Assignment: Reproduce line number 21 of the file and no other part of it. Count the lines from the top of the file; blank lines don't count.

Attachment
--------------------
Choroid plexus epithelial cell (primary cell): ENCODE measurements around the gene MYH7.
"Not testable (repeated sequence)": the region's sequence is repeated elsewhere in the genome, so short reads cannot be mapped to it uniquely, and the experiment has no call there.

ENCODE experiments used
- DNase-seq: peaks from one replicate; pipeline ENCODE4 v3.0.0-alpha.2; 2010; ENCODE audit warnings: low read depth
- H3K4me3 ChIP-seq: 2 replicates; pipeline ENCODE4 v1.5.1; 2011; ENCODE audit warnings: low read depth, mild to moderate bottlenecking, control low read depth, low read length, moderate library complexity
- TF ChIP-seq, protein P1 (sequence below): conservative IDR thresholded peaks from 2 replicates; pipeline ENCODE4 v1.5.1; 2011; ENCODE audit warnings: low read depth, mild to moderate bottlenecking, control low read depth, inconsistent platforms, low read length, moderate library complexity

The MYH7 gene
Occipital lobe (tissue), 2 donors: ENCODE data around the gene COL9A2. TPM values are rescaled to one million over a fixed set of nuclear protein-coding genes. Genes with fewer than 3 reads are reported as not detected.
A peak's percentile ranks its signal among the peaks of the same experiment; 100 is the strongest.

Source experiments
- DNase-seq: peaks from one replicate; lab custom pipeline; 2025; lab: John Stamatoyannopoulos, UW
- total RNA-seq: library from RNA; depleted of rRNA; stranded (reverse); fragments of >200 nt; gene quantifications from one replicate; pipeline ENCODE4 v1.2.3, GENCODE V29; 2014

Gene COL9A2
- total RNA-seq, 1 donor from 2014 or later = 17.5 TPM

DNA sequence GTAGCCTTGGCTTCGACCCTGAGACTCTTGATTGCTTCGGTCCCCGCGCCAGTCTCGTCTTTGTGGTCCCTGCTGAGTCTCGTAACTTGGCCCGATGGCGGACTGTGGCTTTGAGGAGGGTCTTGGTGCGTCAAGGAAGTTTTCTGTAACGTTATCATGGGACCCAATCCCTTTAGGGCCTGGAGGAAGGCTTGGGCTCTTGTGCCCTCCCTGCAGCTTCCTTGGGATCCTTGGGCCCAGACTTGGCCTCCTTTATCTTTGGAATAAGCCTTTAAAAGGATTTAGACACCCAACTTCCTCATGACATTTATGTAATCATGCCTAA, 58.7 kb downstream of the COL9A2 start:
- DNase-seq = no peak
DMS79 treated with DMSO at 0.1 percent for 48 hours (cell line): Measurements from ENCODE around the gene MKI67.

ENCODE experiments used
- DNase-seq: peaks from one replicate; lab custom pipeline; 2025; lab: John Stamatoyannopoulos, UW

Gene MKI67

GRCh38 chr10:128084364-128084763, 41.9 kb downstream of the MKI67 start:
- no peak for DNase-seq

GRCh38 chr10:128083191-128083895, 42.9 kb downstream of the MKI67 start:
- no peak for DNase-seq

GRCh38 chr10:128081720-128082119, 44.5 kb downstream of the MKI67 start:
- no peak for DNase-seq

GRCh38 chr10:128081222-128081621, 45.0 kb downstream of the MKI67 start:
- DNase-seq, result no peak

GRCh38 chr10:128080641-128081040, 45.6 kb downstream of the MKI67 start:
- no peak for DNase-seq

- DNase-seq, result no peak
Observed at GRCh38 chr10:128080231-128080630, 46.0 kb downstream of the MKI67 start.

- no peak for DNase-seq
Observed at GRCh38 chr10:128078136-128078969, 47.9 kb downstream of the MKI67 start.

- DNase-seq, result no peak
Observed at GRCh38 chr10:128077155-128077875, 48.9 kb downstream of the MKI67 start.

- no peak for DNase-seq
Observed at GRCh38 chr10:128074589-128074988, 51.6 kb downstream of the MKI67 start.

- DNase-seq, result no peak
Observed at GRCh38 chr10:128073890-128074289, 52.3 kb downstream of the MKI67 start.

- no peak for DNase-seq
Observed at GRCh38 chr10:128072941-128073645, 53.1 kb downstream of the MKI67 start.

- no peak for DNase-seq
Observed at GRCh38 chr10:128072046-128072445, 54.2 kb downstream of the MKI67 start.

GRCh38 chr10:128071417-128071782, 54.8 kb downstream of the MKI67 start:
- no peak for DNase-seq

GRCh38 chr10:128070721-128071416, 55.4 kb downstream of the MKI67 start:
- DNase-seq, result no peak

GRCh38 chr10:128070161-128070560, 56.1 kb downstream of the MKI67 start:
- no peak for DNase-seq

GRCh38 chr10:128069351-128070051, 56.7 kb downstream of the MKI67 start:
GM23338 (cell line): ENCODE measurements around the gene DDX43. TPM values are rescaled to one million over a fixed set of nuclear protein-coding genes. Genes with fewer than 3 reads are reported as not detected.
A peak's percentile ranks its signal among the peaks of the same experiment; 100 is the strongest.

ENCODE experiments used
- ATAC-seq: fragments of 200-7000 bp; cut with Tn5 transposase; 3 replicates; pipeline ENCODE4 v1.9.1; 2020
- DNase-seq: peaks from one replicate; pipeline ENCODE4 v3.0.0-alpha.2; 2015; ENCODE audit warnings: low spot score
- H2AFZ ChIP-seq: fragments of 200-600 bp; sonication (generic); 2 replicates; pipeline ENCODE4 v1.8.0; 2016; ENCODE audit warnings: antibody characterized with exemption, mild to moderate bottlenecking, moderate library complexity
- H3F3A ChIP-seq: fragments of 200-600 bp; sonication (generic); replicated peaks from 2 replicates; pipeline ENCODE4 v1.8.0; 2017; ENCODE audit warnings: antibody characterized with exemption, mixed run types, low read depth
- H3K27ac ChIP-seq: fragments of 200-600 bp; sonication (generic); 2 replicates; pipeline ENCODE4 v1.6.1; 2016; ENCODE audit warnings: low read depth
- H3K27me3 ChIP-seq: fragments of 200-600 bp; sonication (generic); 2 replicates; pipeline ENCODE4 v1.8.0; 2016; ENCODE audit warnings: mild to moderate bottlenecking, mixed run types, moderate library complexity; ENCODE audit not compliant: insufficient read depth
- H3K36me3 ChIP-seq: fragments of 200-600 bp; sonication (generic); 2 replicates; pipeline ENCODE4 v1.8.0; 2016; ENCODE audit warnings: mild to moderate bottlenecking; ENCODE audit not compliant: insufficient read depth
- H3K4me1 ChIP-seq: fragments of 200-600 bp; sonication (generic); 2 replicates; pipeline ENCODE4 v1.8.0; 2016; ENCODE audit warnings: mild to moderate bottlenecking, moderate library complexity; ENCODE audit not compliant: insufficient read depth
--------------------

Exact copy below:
GRCh38 chr10:128084364-128084763, 41.9 kb downstream of the MKI67 start: